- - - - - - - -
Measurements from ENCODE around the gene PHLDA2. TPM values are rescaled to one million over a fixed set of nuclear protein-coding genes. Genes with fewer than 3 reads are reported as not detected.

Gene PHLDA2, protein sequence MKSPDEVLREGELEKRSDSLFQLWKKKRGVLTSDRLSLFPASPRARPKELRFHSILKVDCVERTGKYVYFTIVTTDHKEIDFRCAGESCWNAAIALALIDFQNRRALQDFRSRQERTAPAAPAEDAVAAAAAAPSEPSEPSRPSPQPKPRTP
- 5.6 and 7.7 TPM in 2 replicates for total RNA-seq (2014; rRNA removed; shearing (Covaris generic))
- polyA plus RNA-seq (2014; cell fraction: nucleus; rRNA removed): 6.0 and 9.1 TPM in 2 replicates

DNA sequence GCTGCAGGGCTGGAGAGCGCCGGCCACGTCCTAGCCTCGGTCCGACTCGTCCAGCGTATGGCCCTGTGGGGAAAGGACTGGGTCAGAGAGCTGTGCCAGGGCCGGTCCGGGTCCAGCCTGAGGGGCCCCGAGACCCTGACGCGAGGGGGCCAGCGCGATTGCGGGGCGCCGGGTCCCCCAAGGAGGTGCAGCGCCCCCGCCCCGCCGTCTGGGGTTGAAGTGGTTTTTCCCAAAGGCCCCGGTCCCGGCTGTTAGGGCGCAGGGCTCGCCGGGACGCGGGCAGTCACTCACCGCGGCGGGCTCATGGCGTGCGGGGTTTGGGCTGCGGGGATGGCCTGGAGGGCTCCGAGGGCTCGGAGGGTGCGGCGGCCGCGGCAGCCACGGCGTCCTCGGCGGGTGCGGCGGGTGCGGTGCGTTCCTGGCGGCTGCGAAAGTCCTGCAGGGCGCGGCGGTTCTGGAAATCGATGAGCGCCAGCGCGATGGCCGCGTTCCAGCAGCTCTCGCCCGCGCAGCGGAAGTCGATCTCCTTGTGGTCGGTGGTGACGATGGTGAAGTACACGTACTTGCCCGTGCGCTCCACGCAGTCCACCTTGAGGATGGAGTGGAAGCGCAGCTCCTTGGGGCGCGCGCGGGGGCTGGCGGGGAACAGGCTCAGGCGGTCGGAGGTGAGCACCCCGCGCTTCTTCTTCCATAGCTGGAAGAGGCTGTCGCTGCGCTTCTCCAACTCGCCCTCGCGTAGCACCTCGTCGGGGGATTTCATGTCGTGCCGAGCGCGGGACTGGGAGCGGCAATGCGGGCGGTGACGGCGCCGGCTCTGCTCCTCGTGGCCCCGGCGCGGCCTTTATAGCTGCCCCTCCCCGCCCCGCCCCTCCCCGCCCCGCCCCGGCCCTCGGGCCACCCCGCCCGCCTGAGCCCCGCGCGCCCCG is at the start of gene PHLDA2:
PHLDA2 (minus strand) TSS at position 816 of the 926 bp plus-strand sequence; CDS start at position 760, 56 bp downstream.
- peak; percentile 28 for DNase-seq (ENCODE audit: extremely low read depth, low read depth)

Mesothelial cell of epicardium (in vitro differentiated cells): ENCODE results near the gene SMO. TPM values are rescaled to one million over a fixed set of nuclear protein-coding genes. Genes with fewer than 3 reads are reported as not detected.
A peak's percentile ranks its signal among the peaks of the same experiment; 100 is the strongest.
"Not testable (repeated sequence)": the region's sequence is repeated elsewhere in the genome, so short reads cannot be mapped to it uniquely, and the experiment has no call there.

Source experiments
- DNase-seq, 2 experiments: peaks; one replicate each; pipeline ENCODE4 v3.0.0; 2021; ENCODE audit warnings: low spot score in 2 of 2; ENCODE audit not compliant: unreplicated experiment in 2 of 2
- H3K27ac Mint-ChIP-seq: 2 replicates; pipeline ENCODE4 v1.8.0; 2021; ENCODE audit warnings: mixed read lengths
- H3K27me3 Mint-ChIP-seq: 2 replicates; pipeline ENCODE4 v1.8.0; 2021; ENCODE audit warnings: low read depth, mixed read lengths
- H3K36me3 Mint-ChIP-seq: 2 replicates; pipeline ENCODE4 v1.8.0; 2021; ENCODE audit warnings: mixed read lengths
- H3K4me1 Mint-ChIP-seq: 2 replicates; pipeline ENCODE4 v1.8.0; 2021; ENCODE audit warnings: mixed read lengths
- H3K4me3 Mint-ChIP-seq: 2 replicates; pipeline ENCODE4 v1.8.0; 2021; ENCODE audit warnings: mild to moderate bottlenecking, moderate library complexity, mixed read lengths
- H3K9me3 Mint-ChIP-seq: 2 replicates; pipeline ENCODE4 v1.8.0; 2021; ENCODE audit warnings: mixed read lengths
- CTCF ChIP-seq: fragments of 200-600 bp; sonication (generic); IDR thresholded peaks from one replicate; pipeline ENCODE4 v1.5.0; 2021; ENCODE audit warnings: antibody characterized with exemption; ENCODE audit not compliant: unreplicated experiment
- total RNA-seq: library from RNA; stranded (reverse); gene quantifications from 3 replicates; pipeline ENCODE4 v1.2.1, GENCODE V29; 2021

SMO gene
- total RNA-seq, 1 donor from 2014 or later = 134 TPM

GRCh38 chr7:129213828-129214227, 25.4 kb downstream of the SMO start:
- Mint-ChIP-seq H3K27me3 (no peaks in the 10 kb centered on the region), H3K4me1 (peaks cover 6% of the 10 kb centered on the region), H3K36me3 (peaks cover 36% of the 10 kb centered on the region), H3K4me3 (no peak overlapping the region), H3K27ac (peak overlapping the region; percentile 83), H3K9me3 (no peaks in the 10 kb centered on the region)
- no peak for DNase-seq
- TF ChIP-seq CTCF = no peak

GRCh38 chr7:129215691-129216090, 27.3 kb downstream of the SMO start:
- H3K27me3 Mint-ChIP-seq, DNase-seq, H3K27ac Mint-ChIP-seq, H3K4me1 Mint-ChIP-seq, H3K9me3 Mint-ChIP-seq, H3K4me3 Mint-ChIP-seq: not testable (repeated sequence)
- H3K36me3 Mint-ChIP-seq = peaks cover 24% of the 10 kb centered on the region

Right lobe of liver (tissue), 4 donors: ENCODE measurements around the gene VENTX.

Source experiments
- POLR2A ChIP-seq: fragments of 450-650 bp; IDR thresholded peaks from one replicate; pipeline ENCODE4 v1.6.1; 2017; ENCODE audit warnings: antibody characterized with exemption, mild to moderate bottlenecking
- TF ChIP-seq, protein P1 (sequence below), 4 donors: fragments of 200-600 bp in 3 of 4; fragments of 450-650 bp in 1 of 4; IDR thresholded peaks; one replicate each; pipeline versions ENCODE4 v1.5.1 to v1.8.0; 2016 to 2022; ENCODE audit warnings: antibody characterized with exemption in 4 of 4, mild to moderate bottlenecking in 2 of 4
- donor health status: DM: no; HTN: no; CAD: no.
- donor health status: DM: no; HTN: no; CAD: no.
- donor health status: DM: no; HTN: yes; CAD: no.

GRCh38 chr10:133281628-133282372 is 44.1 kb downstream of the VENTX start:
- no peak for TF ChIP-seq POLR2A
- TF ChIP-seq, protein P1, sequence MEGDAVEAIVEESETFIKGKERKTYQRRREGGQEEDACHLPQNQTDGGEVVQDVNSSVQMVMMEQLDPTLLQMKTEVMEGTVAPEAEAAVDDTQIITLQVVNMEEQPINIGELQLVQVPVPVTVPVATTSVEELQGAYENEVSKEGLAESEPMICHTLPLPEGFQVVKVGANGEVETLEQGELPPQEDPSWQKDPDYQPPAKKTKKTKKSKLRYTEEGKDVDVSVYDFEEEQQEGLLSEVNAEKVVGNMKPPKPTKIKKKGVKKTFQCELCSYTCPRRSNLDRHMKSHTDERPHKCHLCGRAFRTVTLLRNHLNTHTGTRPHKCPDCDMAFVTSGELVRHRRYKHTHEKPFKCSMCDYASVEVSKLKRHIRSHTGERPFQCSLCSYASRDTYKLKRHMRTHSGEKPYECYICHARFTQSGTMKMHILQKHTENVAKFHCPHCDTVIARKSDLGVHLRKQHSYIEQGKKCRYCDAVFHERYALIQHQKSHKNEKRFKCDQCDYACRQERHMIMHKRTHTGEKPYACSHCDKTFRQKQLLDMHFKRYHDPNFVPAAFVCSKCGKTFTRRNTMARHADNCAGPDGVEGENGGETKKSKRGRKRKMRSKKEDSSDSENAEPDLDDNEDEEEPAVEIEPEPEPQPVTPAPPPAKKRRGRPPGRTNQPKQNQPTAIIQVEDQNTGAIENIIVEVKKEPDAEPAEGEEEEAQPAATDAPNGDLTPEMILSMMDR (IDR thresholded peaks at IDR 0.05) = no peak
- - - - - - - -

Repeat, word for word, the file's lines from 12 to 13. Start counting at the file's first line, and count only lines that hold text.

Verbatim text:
- DNase-seq, 2 experiments: peaks; one replicate each; pipeline ENCODE4 v3.0.0; 2021; ENCODE audit warnings: low spot score in 2 of 2; ENCODE audit not compliant: unreplicated experiment in 2 of 2
- H3K27ac Mint-ChIP-seq: 2 replicates; pipeline ENCODE4 v1.8.0; 2021; ENCODE audit warnings: mixed read lengths